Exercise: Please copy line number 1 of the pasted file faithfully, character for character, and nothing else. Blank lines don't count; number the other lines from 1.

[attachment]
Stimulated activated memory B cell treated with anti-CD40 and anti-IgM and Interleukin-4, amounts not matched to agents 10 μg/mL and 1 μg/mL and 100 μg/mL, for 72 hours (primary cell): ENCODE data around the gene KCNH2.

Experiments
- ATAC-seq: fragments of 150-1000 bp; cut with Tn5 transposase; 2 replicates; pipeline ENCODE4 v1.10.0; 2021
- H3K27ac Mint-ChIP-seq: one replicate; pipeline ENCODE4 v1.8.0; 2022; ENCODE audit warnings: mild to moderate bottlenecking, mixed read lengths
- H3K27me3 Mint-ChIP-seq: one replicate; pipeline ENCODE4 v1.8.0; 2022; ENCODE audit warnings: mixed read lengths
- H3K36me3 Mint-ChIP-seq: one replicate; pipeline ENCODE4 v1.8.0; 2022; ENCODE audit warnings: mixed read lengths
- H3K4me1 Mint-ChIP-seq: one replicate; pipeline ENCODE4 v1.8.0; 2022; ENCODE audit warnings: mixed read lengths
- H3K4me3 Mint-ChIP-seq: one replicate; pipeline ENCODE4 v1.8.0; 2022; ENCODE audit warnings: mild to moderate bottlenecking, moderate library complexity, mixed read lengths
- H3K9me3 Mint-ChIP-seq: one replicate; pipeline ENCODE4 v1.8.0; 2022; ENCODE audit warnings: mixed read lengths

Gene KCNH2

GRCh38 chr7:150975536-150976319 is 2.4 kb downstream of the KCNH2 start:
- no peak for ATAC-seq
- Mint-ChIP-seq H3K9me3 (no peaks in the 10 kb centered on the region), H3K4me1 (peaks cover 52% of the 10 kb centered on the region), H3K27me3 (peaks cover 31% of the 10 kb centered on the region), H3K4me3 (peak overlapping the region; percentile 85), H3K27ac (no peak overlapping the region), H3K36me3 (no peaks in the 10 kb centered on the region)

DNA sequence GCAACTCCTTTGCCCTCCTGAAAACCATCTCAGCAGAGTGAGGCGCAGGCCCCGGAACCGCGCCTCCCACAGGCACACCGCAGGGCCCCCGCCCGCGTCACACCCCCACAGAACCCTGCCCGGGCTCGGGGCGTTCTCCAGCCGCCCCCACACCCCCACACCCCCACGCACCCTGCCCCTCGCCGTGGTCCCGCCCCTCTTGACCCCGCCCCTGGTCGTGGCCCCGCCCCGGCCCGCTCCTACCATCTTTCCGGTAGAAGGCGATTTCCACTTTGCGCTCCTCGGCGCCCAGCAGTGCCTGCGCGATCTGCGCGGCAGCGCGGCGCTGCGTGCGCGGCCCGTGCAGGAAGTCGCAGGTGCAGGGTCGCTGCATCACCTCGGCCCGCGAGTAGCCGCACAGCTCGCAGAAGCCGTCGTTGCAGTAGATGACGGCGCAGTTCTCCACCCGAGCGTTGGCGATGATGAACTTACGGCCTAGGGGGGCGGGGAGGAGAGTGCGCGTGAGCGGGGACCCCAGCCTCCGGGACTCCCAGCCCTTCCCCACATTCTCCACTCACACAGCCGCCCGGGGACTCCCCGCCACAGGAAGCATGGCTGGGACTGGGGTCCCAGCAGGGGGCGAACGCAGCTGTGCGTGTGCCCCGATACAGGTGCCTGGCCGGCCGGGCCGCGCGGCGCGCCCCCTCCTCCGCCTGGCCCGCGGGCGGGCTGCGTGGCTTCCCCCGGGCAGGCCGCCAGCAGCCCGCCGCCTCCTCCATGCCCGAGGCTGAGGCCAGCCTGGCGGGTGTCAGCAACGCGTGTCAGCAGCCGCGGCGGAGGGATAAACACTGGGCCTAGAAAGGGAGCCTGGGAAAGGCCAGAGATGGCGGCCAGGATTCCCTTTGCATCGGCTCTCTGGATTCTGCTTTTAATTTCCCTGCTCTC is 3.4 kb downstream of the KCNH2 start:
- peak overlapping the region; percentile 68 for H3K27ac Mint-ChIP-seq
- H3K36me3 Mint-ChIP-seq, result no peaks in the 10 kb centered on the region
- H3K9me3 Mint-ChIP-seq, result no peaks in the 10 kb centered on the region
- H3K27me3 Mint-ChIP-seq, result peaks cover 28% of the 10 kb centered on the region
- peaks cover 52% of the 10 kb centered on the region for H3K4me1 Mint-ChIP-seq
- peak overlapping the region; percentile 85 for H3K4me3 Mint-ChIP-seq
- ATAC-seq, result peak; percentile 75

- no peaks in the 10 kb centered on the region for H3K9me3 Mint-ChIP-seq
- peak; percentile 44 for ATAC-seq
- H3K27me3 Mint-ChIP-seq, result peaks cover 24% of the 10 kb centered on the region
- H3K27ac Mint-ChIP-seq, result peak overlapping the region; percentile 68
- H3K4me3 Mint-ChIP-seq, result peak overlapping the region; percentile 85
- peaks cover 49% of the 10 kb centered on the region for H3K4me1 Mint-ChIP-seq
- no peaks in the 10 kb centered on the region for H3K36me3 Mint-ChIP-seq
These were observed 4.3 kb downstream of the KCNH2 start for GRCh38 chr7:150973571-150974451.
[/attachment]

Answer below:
Stimulated activated memory B cell treated with anti-CD40 and anti-IgM and Interleukin-4, amounts not matched to agents 10 μg/mL and 1 μg/mL and 100 μg/mL, for 72 hours (primary cell): ENCODE data around the gene KCNH2.